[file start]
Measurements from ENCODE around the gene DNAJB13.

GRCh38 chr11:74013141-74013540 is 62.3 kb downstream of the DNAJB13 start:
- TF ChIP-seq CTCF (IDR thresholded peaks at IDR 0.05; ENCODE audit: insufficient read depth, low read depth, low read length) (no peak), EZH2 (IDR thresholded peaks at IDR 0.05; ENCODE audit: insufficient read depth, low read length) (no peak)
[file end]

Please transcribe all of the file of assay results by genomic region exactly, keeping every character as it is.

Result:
Measurements from ENCODE around the gene DNAJB13.

GRCh38 chr11:74013141-74013540 is 62.3 kb downstream of the DNAJB13 start:
- TF ChIP-seq CTCF (IDR thresholded peaks at IDR 0.05; ENCODE audit: insufficient read depth, low read depth, low read length) (no peak), EZH2 (IDR thresholded peaks at IDR 0.05; ENCODE audit: insufficient read depth, low read length) (no peak)